Illicit Affairs

Why Do We Root For Some Cheaters But Hate Others?

Unpacking our ~big feelings~ about infidelity in pop culture.

Originally Published: 
Ariela Basson/Elite Daily; Getty Images, Shutterstock, HBO, Amazon Prime

Do you remember where you were the moment the Scandoval news dropped? How you gasped with glee when Daphne not-so-subtly hinted she was sleeping with her trainer in The White Lotus? The way you furiously refreshed Twitter when you found out Tristan reportedly cheated on Khloé (again)? Infidelity has the entertainment news cycle in a chokehold — but reactions to each scandal and storyline can vary greatly.

Despite infidelity being largely considered a no-no in our own lives, not all cheaters are treated equally in fictional stories, reality TV, or Hollywood. The same month Tom Sandoval was getting dragged for cheating on his longtime partner Ariana Madix with their Vanderpump Rules co-star Raquel Leviss, many people were swooning over Billy and Daisy’s slow-burn affair in Daisy Jones & The Six.

So, what makes some instances of cheating more forgivable than others in the court of public opinion? Below, experts outline the factors — from our natural psychological responses to PR finessing — that can influence whether the general consensus surrounding a cheater is one of ire, admiration, or something in between.

The Less Cheating Feels Like Reality, The More Acceptable It Seems

According to clinical psychologist Jaime Zuckerman, Psy.D., one key ingredient that differentiates our feelings about cheating in pop culture versus our real lives is the detachment we feel from the former. “It’s an escape from our own day-to-day mundane life relationships,” she tells Elite Daily. “For ourselves and for our friends, because we are actually living it and have a front-row ticket, we tend to be more rigid with our rules.” Finding out a friend’s partner cheated would be a nightmare — your friend would be devastated, and you’d be there to help them heal. But when it’s a celebrity or a character in a TV show, you can relish in the drama without having to bear the brunt of the betrayal yourself.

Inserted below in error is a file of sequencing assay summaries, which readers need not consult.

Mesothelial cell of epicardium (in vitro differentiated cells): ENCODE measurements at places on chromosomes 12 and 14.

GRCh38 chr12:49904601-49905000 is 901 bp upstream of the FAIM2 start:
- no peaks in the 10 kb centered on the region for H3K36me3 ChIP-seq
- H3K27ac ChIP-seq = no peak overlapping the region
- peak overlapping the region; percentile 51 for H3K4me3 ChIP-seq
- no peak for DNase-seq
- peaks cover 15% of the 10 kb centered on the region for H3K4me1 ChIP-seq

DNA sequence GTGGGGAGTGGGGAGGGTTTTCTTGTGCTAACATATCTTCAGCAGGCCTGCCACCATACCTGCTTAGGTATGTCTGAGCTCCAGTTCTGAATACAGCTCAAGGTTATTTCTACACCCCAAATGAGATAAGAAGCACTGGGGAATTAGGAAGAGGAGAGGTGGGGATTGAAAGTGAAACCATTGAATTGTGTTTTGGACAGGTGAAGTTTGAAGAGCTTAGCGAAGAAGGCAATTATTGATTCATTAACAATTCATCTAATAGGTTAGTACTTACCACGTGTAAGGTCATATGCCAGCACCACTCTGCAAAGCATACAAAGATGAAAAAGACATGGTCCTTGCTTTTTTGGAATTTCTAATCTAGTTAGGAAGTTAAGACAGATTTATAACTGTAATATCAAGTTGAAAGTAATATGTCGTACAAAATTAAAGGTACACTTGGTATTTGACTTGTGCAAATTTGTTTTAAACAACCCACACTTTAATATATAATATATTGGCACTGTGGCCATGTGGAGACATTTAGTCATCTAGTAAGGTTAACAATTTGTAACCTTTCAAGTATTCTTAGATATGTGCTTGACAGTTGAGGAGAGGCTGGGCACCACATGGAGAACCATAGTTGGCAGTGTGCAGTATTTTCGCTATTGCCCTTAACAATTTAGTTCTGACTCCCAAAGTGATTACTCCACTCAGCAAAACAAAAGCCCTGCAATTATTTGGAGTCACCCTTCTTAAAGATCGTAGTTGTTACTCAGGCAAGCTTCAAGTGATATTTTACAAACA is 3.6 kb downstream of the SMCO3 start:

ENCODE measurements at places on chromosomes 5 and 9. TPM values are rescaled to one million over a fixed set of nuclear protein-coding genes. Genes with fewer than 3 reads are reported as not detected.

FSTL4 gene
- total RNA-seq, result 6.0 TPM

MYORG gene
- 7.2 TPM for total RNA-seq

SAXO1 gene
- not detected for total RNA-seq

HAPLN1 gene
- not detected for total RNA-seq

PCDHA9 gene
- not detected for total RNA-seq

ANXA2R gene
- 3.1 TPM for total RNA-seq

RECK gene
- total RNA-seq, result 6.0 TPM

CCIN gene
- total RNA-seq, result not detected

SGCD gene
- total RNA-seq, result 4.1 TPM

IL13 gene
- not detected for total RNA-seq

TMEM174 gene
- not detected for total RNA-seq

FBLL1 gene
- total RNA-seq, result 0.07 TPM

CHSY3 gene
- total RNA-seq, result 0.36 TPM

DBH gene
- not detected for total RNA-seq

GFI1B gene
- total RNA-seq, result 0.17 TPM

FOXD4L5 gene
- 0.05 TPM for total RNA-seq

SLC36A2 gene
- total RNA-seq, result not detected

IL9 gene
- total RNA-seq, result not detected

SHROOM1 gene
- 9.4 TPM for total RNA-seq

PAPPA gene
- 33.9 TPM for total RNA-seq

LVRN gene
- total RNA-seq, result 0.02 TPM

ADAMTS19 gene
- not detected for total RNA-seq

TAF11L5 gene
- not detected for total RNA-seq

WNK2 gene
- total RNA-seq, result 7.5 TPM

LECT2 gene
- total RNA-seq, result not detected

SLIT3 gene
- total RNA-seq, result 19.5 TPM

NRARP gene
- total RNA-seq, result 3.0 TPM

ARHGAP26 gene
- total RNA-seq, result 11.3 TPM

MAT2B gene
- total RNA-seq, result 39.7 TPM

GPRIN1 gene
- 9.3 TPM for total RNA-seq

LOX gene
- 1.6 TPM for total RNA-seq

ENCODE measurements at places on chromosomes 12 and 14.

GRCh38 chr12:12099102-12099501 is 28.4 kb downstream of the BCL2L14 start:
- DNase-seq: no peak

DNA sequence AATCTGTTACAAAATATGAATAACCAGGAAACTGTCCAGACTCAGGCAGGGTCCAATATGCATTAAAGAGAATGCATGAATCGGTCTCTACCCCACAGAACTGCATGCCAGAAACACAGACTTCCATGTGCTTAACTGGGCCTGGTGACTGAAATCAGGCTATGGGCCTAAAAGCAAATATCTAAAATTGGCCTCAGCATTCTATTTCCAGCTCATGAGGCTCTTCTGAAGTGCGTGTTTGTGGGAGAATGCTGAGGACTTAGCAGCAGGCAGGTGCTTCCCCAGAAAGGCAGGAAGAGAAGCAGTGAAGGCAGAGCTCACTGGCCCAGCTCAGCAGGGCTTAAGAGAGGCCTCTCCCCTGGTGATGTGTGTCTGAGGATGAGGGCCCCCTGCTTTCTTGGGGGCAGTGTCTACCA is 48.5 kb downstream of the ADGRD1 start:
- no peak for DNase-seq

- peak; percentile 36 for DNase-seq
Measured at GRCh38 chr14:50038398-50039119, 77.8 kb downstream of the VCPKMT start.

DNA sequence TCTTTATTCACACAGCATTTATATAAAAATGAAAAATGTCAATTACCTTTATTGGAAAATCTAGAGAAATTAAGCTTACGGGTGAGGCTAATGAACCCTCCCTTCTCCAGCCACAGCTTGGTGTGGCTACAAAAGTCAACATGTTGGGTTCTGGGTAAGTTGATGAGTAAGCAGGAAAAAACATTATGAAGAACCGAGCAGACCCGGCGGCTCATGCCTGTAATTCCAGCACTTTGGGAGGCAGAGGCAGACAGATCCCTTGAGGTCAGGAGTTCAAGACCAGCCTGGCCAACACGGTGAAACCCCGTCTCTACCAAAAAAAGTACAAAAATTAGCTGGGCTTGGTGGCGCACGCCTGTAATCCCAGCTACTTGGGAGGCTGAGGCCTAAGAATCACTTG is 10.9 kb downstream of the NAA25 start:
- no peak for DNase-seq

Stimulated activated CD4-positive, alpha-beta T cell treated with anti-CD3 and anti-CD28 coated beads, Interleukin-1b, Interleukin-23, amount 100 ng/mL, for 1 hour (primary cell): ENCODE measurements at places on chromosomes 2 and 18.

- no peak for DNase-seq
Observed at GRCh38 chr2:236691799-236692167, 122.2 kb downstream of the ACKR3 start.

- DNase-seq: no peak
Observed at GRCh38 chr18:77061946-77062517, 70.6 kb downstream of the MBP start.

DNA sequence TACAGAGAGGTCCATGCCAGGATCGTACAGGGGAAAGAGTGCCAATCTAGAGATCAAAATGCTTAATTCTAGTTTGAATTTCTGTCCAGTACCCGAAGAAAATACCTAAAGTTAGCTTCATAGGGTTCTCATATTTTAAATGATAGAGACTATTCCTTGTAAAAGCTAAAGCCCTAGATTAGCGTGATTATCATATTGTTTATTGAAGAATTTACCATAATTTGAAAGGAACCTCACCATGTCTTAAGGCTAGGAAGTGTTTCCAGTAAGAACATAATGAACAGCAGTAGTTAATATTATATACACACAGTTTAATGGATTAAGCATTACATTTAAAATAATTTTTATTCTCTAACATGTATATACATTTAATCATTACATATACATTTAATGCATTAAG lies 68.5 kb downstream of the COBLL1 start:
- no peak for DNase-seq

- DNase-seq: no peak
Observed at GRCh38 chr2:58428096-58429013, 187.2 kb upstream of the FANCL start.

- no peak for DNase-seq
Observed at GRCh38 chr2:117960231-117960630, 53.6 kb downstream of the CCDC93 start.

If more distance from the cheating equals more flexibility in our judgment, this can help explain why fictional characters tend to get more leeway than public figures — for example, Fitz and Olivia’s extramarital relationship on Scandal was much more palatable than former Try Guy Ned Fulmer’s affair (even though in both cases, there were some off-kilter power dynamics at play). “Your brain knows with fiction that [while] you maybe can relate to it, it’s not real,” Zuckerman says. “Whereas when it’s happening [to celebrities], you realize ‘Oh, this could happen to me.’”

Fans Love A Good Story

Fictional characters also get a leg up because viewers get access to a more complete story. “Sure, we can cast judgment upon a character in a moment, but we stick around knowing there is an ending coming,” says Liz Duff, viral publicity analyst and pop culture commentator. “We don’t always get that with stories involving real people.” With fictional cheating, audiences are often told, both directly and indirectly, how to feel — it’s part of the storytelling.

Take Daisy and Billy in Daisy Jones. A married man and father betraying his beautiful, devoted wife to make out and do drugs with his sexy bandmate? Objectively bad. But make them soulmates with similar traumas and enough heat between them to burn down the whole stage, and it doesn’t seem quite so terrible. “I would like 10 more episodes of them just wildly cheating on everybody together,” pop culture expert and TikTok commentator Vicky Sparks says. “When we put it under that banner of twin flame, soulmate, explosive chemistry, what else were they supposed to do? We forgive it.”